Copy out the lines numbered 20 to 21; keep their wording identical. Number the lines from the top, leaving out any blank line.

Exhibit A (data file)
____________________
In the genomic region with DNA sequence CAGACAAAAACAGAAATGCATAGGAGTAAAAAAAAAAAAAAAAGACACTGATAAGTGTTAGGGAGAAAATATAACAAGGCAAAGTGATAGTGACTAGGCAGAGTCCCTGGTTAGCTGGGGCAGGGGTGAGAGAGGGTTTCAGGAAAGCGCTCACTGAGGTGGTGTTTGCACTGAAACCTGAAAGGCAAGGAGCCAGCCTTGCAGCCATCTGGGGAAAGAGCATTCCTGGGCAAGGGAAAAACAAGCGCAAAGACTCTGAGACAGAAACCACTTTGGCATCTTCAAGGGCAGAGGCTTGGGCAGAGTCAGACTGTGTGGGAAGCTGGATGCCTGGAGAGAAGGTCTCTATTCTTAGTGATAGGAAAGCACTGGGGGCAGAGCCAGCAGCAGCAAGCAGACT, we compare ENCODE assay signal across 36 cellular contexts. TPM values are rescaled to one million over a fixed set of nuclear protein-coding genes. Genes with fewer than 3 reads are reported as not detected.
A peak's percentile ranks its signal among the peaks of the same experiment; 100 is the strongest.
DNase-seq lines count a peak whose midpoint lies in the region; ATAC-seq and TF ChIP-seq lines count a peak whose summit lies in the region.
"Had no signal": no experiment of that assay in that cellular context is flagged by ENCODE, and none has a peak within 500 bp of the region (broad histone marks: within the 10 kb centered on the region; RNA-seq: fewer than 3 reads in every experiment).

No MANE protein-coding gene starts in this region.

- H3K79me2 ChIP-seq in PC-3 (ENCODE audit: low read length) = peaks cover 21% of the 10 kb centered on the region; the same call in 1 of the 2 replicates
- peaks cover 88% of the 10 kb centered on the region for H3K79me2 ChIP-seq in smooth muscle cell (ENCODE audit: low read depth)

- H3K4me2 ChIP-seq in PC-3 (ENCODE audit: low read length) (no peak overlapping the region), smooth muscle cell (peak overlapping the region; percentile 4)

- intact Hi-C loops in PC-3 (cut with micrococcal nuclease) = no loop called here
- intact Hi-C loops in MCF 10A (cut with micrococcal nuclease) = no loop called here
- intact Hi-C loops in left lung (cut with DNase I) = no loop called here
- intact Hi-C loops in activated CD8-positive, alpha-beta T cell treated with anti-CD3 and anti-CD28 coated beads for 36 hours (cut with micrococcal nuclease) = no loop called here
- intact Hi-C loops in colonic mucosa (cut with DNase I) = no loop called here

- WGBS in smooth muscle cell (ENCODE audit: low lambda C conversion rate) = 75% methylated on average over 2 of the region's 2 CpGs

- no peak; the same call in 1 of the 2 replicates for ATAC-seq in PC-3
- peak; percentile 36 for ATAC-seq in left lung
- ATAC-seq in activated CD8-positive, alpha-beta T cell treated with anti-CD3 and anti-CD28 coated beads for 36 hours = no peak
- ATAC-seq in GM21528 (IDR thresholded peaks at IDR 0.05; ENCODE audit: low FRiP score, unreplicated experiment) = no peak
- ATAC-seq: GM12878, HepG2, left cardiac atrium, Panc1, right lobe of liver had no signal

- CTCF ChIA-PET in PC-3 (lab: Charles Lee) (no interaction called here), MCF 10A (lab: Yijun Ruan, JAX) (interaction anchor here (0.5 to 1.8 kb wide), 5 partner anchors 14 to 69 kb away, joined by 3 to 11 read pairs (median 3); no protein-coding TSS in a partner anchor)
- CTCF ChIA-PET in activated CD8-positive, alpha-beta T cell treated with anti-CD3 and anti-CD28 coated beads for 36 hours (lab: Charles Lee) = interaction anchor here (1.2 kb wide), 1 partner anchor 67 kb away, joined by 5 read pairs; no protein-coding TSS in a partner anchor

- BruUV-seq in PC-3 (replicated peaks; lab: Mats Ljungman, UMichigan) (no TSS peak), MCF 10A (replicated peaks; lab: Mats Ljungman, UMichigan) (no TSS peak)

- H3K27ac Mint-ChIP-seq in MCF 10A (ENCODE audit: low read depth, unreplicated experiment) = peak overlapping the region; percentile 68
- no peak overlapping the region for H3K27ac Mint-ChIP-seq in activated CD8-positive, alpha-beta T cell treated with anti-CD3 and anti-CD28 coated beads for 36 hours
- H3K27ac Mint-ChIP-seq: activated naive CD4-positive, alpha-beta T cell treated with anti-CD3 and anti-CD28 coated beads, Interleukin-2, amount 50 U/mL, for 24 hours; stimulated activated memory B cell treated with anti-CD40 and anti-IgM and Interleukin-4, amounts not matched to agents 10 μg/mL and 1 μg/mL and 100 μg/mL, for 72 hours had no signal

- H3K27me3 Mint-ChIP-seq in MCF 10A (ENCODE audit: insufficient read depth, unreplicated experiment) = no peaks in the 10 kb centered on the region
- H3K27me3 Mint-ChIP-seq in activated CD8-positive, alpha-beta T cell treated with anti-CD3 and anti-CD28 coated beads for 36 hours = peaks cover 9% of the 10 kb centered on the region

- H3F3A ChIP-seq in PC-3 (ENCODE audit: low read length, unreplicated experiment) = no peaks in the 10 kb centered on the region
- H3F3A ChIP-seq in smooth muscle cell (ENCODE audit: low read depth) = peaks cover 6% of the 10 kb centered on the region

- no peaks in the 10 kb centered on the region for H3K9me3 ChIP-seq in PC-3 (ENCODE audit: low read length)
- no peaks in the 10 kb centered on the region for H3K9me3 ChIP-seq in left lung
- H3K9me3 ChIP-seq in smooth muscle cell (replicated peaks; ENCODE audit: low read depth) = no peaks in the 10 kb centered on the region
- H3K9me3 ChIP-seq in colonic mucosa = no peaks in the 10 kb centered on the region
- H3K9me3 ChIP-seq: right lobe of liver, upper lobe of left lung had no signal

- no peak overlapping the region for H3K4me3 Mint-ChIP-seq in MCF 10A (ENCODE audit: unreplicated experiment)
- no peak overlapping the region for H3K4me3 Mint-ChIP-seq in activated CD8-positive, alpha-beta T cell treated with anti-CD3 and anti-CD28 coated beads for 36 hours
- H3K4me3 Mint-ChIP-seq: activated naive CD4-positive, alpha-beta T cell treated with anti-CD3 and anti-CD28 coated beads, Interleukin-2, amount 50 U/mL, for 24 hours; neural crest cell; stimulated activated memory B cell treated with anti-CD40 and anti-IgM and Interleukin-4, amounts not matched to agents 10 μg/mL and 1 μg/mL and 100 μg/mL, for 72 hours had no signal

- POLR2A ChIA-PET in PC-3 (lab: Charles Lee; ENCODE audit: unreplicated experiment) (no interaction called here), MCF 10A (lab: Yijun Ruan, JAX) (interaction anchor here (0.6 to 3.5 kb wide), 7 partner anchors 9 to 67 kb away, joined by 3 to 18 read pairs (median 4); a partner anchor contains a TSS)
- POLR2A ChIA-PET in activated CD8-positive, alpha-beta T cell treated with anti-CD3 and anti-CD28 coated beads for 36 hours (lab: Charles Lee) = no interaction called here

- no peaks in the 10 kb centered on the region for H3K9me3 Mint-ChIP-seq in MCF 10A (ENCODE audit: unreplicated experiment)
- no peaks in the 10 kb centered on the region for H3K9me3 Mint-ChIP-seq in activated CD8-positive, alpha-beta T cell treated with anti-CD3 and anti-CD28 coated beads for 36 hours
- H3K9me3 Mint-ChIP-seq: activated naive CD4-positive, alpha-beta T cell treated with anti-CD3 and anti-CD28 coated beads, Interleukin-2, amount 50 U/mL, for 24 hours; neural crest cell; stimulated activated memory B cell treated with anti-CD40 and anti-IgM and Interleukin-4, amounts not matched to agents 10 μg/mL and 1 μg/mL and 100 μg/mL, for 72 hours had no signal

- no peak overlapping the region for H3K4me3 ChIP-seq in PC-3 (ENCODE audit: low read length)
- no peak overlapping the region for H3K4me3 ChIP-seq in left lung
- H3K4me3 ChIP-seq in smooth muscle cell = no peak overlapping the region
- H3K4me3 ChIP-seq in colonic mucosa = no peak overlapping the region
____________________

- CTCF ChIA-PET in PC-3 (lab: Charles Lee) (no interaction called here), MCF 10A (lab: Yijun Ruan, JAX) (interaction anchor here (0.5 to 1.8 kb wide), 5 partner anchors 14 to 69 kb away, joined by 3 to 11 read pairs (median 3); no protein-coding TSS in a partner anchor)
- CTCF ChIA-PET in activated CD8-positive, alpha-beta T cell treated with anti-CD3 and anti-CD28 coated beads for 36 hours (lab: Charles Lee) = interaction anchor here (1.2 kb wide), 1 partner anchor 67 kb away, joined by 5 read pairs; no protein-coding TSS in a partner anchor